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Growing Up With a Mood Disorder

Article
May 6, 2019
|
My Story

Tw: suicide attempt, death, medication

Age ten was the onset of my depression and these thoughts faded into the background for several years. I had a new problem now—my attachment to being alive was weaker than most people’s. If you’ve never experienced depression, the following is the example I gave in a speech at my college about mental health awareness.

“The only part of you that feels alive is the fuzz on your teeth because you haven't brushed them in two weeks and swear there’s something crawling around in your mouth. You are the undead living, sentenced to suffer on Earth because not even the Devil wants to spend time with your sorry ass.”

Depression weighs you down. It alters your perception, replacing your dreams and goals with apathy. You don’t remember what it felt like to be happy, to have energy, to have motivation. You don’t think these things will ever return.

I tried to kill myself at ten years old. The memory is so hazy, so surreal, it almost feels like a dream. Me trying to fling myself out the window of our top floor apartment, my mother yanking me back. I can’t remember the moments before or the moments after, just this snapshot.  

Things got better and I finished middle school, switching schools five times because stability was never a priority for my parents. I entered high school an ambitious, focused 13 year old. This didn’t last. When I was 14,  my depression came back stronger than ever before. I couldn’t get out of bed and time altogether became meaningless to me. I stayed in this limbo for months, until my mother walked into my room one day and handed me the phone with a receptionist for a mental health clinic on it. The woman, “Alicia” asked me some general questions to gauge my state of mind and when I handed the phone back to my mom, Alicia told her she was sending an ambulance to my house because I was suicidal.

But ambulances are $$$, so my mom decided she’d drive me to the hospital, UCLA. My parents picked UCLA not because it was close to where we lived but because my grandmother, who has schizophrenia, had multiple hospitalizations here. My parents didn’t know too much about mental health care options so they took me to the one place they had some familiarity with, hoping I could even see the same doctor. This scared me shitless. I had lived with my grandma growing up and though I loved her, I internalized a lot of stigma about schizophrenia. And at the time, being my grandmother’s granddaughter was my worst fear. I didn’t want to be written off. I didn’t want to be labeled as crazy.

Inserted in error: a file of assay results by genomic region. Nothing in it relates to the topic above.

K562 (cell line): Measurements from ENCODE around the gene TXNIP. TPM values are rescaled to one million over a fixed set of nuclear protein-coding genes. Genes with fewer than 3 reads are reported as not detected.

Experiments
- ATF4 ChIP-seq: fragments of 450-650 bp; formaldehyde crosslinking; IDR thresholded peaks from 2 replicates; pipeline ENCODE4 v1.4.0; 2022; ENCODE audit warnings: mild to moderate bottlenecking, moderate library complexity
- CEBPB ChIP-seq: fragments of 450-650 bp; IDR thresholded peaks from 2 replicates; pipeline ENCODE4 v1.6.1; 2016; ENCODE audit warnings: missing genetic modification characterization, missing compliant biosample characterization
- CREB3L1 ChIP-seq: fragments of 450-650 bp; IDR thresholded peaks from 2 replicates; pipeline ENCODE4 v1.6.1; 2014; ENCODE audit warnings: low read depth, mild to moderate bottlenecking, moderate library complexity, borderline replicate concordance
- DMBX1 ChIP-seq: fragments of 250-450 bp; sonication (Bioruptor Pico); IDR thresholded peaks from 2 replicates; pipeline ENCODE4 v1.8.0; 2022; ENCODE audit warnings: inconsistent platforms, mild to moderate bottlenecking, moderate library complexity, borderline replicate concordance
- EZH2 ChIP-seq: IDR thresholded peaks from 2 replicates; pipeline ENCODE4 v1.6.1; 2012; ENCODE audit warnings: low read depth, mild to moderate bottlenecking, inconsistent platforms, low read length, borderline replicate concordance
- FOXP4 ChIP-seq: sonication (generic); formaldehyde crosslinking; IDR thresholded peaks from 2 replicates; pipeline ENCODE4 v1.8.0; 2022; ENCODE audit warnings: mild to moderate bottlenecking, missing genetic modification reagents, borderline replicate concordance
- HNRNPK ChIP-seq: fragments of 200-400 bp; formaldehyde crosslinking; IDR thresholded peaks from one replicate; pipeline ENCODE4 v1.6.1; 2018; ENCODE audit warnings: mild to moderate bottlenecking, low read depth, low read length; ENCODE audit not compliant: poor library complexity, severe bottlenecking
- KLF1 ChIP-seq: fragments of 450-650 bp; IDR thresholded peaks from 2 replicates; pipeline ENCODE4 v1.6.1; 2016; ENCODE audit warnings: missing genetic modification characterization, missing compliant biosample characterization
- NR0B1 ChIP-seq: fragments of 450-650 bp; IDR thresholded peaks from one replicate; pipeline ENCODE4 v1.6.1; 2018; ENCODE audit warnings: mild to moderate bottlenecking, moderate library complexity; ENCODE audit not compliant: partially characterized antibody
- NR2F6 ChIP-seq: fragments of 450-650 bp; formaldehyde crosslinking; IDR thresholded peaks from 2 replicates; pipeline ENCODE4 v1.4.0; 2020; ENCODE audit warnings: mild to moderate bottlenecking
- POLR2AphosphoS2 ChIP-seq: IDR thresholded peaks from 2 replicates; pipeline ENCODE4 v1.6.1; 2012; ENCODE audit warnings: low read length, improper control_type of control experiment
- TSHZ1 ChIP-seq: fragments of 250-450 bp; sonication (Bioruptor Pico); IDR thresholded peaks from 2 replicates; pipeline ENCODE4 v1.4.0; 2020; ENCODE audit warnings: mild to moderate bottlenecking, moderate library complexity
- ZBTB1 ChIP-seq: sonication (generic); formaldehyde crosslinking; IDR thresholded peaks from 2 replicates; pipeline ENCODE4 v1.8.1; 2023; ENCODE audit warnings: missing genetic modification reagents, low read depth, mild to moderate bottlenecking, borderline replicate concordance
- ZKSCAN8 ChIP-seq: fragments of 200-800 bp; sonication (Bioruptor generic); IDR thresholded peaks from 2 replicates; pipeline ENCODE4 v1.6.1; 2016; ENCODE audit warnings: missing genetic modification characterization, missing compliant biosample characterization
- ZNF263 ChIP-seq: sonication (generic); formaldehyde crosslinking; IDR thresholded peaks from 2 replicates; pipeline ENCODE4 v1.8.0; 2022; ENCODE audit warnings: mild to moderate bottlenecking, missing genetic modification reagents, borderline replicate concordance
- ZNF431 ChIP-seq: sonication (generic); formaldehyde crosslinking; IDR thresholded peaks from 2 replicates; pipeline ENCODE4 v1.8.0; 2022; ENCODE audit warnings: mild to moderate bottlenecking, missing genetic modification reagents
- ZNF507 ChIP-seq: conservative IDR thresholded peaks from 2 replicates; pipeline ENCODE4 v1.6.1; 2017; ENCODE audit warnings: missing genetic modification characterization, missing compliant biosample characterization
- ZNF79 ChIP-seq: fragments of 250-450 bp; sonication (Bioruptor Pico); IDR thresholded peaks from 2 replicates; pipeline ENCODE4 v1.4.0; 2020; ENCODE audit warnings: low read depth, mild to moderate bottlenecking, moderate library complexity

In the emergency room, I was placed not in a room, but in a chair in a hallway in between doors to various patients’ rooms. I now understand this was for someone to be able to keep eyes on me at all time. But in the moment it was nerve-wracking. I don’t remember where my parents were, but I was alone. Suddenly, the woman whose room I was sitting next to flatlined. All I could hear were the bloodcurdling screams of a younger woman, and doctors rushing in. I felt for the woman, for her sobbing daughter. I didn’t want my family to feel this way too. I didn’t want to die.

The doctors decided I didn’t have to be hospitalized. Instead I was sent to a children’s mental health agency by my house where I met with a therapist and psychiatrist regularly. I began to take medication. For the first time in a long time, I felt hope. I was so energized, I no longer felt the need for sleep at all. I had so many ideas, so much passion. I was bursting with excitement. Welcome to mania.

The treatment plan for bipolar disorder is different than for chronic depression. There are so many different types of medications from anti-psychotics to anti-depressants and mood stabilizers. If you are struggling with a mental illness, your doctor may prescribe you one medication or a combination, affectionately called a “cocktail” by many sufferers of mental illness. Medications react differently to different people. Someone may have a drastic recovery thanks to one medication that offers no benefit to another person. It’s a lot of trial and error. Since my doctors did not yet know I had bipolar disorder, they started me on a type of medication that can trigger mania in people with my condition.